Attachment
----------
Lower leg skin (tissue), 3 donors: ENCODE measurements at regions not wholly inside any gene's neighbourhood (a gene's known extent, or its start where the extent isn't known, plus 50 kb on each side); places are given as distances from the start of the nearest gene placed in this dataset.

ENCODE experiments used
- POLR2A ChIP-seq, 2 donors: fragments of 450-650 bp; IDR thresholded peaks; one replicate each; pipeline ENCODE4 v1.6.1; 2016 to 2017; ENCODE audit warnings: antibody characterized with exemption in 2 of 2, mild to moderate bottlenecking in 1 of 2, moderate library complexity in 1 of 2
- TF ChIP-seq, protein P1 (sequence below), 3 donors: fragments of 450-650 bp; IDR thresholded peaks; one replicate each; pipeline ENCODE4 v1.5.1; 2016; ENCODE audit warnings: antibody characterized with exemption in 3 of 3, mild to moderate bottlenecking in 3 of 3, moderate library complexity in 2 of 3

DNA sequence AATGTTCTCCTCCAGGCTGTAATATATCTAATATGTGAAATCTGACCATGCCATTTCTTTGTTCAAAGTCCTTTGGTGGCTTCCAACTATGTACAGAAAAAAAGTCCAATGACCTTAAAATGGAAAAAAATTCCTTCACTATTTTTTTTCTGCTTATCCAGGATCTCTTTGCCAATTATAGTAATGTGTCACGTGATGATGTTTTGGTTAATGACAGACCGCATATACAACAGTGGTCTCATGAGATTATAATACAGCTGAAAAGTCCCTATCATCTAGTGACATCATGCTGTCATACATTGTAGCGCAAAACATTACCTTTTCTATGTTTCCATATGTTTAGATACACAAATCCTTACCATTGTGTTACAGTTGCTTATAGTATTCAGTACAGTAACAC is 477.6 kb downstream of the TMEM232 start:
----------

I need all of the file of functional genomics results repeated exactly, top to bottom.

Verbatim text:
Lower leg skin (tissue), 3 donors: ENCODE measurements at regions not wholly inside any gene's neighbourhood (a gene's known extent, or its start where the extent isn't known, plus 50 kb on each side); places are given as distances from the start of the nearest gene placed in this dataset.

ENCODE experiments used
- POLR2A ChIP-seq, 2 donors: fragments of 450-650 bp; IDR thresholded peaks; one replicate each; pipeline ENCODE4 v1.6.1; 2016 to 2017; ENCODE audit warnings: antibody characterized with exemption in 2 of 2, mild to moderate bottlenecking in 1 of 2, moderate library complexity in 1 of 2
- TF ChIP-seq, protein P1 (sequence below), 3 donors: fragments of 450-650 bp; IDR thresholded peaks; one replicate each; pipeline ENCODE4 v1.5.1; 2016; ENCODE audit warnings: antibody characterized with exemption in 3 of 3, mild to moderate bottlenecking in 3 of 3, moderate library complexity in 2 of 3

DNA sequence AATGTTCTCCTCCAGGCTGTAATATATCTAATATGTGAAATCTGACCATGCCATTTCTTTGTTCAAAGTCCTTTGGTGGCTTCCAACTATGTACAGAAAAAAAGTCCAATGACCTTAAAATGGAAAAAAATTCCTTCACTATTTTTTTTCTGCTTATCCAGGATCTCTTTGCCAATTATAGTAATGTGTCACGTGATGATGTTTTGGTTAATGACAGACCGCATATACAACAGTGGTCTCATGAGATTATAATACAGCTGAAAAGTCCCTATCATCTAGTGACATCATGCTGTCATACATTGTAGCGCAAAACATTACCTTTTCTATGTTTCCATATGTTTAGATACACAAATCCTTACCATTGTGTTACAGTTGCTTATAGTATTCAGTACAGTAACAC is 477.6 kb downstream of the TMEM232 start: